CAMEROTA: For how long.
FALCO: Twelve hours. No, for a half hour.
CAMEROTA: Is that right?
FALCO: Yes, I'm part of --
CAMEROTA: And do you find that that keeps you sane during this crazy making --
FALCO: It changes everything. It changes everything.
BERMAN: You've thought about it.
CAMEROTA: I have?
BERMAN: Yes. We were --
CAMEROTA: Are you considering that nap? Is that synonymous with napping?
BERMAN: Exactly, the nap you take in the office every day.
CAMEROTA: Every day, that's how I self-prepare --
FALCO: Well, I do sleep during meditation. I don't know if that's against the -- no, I'm kidding.
CAMEROTA: Oh, you do? I mean I -- oh, no you don't. Oh, you're kidding. OK.
FALCO: You know, you get -- it takes a while because your brain's going all over the place. You learn how to do it, it changes everything. It changes everything. It really does. And I didn't make that up. The Buddhas, you know, 3,000 years ago.
CAMEROTA: Yes, no, it's -- it's just great to have you here.
BERMAN: I hope you -- I hope you don't, you know, it's -- look, in this news environment, we hear a lot from people and most of it isn't nice.
BERMAN: So --
CAMEROTA: I don't think that's true. I mean I think -- I don't think that's true. Obviously, it's a polarized time --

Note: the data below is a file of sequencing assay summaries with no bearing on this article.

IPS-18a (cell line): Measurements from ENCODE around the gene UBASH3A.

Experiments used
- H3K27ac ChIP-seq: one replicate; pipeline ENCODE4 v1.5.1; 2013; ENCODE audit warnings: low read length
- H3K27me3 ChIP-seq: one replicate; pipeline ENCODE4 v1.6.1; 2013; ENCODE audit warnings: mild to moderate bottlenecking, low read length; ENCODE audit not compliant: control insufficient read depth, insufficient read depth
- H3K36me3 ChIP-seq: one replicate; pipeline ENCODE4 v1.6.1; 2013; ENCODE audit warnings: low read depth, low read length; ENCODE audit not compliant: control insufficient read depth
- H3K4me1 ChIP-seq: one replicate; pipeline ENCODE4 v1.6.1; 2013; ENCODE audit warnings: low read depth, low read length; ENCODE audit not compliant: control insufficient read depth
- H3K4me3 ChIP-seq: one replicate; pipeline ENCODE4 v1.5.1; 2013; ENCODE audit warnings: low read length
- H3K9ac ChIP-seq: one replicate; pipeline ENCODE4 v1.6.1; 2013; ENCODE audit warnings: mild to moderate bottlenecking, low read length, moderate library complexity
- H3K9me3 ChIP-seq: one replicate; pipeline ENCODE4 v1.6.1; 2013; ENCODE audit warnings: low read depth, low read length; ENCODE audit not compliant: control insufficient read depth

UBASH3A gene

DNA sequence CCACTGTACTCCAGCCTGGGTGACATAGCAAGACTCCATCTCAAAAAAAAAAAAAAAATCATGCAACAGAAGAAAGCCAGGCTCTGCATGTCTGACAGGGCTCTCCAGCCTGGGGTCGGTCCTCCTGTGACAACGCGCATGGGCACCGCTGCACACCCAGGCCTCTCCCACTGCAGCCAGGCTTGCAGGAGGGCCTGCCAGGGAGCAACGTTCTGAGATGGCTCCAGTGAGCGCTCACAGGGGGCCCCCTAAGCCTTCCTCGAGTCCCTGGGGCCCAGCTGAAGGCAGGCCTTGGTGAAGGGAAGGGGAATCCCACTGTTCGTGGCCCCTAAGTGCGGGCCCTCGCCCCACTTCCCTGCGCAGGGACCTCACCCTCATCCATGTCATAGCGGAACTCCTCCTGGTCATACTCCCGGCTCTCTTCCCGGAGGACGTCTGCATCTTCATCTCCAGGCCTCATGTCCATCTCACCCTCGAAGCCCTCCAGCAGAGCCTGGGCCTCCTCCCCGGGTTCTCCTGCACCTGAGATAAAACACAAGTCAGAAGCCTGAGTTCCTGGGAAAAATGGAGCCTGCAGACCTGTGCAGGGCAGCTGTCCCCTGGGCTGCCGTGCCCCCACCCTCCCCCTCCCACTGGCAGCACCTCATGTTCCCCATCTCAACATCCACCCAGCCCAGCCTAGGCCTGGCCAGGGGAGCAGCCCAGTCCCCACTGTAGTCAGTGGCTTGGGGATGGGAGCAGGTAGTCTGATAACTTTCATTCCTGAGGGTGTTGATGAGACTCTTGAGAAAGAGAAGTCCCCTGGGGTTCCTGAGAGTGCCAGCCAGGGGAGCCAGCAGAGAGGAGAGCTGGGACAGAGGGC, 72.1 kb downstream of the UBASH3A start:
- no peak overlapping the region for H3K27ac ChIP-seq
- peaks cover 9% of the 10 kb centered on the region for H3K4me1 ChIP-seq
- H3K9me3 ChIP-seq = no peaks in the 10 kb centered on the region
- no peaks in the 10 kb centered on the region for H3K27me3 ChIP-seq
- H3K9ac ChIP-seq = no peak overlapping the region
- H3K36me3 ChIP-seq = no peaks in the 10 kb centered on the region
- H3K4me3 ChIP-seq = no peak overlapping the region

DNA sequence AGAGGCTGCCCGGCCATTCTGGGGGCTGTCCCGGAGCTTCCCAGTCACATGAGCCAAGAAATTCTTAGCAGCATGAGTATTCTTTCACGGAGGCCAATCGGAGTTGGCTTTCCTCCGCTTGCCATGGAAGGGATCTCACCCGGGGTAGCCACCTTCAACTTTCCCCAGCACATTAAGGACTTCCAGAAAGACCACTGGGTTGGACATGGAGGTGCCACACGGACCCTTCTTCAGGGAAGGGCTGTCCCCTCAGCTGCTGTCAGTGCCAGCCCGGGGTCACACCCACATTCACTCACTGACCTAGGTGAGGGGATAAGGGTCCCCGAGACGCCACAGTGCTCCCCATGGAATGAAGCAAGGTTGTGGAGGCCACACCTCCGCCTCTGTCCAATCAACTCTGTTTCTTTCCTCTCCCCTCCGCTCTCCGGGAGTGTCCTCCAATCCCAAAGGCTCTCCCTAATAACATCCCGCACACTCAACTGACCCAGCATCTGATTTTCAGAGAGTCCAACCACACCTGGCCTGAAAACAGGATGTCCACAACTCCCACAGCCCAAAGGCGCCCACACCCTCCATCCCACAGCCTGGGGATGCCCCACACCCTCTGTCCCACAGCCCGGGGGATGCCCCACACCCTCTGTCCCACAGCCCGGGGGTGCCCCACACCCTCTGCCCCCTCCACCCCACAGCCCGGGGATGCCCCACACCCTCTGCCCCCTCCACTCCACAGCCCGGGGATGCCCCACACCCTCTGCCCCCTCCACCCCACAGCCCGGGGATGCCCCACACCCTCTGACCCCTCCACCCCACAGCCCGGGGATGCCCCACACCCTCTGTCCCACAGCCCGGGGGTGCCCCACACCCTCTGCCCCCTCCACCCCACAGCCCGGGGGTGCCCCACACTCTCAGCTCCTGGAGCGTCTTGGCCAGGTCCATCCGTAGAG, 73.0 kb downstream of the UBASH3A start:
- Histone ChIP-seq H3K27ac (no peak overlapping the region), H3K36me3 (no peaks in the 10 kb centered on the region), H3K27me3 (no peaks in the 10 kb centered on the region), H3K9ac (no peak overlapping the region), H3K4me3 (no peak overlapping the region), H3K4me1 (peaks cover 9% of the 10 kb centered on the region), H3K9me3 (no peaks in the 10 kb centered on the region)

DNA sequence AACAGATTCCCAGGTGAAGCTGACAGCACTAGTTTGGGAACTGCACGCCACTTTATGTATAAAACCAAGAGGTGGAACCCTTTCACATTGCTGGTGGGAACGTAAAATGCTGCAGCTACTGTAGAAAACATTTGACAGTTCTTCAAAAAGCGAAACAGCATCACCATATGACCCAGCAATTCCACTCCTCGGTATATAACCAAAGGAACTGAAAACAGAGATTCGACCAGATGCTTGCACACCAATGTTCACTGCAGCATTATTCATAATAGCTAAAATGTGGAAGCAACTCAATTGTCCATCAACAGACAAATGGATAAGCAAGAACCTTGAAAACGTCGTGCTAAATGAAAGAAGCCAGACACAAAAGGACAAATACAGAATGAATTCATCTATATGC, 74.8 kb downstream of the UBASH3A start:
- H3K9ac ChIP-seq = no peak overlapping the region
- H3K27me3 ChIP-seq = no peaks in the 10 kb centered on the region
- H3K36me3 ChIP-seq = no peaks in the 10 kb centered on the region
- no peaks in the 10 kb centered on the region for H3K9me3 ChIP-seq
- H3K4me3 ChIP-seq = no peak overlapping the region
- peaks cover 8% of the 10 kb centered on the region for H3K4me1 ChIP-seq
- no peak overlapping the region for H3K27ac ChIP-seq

CAMEROTA: And people feel very strongly about their news channel, obviously, right now.
CAMEROTA: And, you know, we also hear from people who say that it's just too much. It's too crazy making and they --
FALCO: It's a weird time where we have this 24 hour news cycle. But it is what I've grown into adulthood with. So I'm used to it now.
BERMAN: So because you're now part of our family.
BERMAN: We would like you to toss to break.
FALCO: Oh, God. We have breaking news. CNN NEWSROOM continues after this quick break.
CAMEROTA: Oh, masterful.
CAMEROTA: Masterful. That was perfect.
JIM SCIUTTO, CNN ANCHOR: A very good Thursday morning to you. I'm Jim Sciutto.
POPPY HARLOW, CNN ANCHOR: And I'm Poppy Harlow.
Washington's balance of power faces an unprecedented test. One hour from now, President Trump's longtime friend and ally Roger Stone is going to be sentenced for lying to Congress, obstruction and witness tampering, all of this during the course of the Russia investigation. And this comes amid fierce controversy as the Justice Department faces accusations of caving to political influence.
SCIUTTO: Attorney General Bill Barr facing backlash for intervening in prosecutor's sentencing recommendation just hours after the president lashed out.
All four prosecutors then quit --